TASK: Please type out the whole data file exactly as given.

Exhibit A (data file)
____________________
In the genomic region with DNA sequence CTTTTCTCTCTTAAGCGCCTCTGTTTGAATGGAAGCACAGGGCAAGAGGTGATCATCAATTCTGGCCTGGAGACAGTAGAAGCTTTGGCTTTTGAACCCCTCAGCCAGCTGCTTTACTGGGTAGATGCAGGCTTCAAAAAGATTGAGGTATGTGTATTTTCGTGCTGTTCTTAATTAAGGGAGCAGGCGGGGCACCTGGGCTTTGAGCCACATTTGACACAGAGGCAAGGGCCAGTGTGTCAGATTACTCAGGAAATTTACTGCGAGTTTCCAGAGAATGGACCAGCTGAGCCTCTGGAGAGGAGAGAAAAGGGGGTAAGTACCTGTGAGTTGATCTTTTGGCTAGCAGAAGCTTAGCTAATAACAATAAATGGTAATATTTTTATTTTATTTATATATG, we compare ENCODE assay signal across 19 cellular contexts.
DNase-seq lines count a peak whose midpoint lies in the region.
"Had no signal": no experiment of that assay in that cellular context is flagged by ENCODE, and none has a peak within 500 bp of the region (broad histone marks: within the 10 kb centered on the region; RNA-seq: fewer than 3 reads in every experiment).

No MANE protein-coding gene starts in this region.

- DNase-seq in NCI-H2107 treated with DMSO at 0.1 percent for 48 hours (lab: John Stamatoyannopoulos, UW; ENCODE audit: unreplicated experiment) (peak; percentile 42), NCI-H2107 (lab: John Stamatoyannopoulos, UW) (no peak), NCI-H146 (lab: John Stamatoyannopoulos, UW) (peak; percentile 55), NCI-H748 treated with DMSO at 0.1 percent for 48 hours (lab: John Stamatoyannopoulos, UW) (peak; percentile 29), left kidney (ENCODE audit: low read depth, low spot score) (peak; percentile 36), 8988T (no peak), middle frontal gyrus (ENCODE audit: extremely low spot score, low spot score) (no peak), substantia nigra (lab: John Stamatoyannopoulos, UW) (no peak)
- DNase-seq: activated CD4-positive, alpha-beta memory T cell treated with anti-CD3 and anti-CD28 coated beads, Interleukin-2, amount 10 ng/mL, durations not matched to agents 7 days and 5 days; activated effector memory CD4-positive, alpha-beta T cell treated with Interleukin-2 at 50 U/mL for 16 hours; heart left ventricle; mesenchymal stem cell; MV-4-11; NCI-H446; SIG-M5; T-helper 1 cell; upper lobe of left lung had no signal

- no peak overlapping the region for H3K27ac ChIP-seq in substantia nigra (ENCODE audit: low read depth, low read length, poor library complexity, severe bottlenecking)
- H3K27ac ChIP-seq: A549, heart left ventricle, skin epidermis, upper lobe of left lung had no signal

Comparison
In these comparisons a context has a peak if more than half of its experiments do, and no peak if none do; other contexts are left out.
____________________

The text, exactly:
In the genomic region with DNA sequence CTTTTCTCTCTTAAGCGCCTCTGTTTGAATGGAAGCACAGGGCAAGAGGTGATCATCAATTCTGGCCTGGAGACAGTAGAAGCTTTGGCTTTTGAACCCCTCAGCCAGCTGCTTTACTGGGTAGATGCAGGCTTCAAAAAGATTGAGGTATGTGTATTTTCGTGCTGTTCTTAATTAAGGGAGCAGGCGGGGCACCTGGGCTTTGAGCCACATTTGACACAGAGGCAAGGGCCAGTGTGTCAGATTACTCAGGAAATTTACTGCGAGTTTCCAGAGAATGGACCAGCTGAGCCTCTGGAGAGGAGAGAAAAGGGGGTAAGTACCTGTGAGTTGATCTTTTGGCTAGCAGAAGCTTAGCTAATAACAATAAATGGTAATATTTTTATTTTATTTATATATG, we compare ENCODE assay signal across 19 cellular contexts.
DNase-seq lines count a peak whose midpoint lies in the region.
"Had no signal": no experiment of that assay in that cellular context is flagged by ENCODE, and none has a peak within 500 bp of the region (broad histone marks: within the 10 kb centered on the region; RNA-seq: fewer than 3 reads in every experiment).

No MANE protein-coding gene starts in this region.

- DNase-seq in NCI-H2107 treated with DMSO at 0.1 percent for 48 hours (lab: John Stamatoyannopoulos, UW; ENCODE audit: unreplicated experiment) (peak; percentile 42), NCI-H2107 (lab: John Stamatoyannopoulos, UW) (no peak), NCI-H146 (lab: John Stamatoyannopoulos, UW) (peak; percentile 55), NCI-H748 treated with DMSO at 0.1 percent for 48 hours (lab: John Stamatoyannopoulos, UW) (peak; percentile 29), left kidney (ENCODE audit: low read depth, low spot score) (peak; percentile 36), 8988T (no peak), middle frontal gyrus (ENCODE audit: extremely low spot score, low spot score) (no peak), substantia nigra (lab: John Stamatoyannopoulos, UW) (no peak)
- DNase-seq: activated CD4-positive, alpha-beta memory T cell treated with anti-CD3 and anti-CD28 coated beads, Interleukin-2, amount 10 ng/mL, durations not matched to agents 7 days and 5 days; activated effector memory CD4-positive, alpha-beta T cell treated with Interleukin-2 at 50 U/mL for 16 hours; heart left ventricle; mesenchymal stem cell; MV-4-11; NCI-H446; SIG-M5; T-helper 1 cell; upper lobe of left lung had no signal

- no peak overlapping the region for H3K27ac ChIP-seq in substantia nigra (ENCODE audit: low read depth, low read length, poor library complexity, severe bottlenecking)
- H3K27ac ChIP-seq: A549, heart left ventricle, skin epidermis, upper lobe of left lung had no signal

Comparison
In these comparisons a context has a peak if more than half of its experiments do, and no peak if none do; other contexts are left out.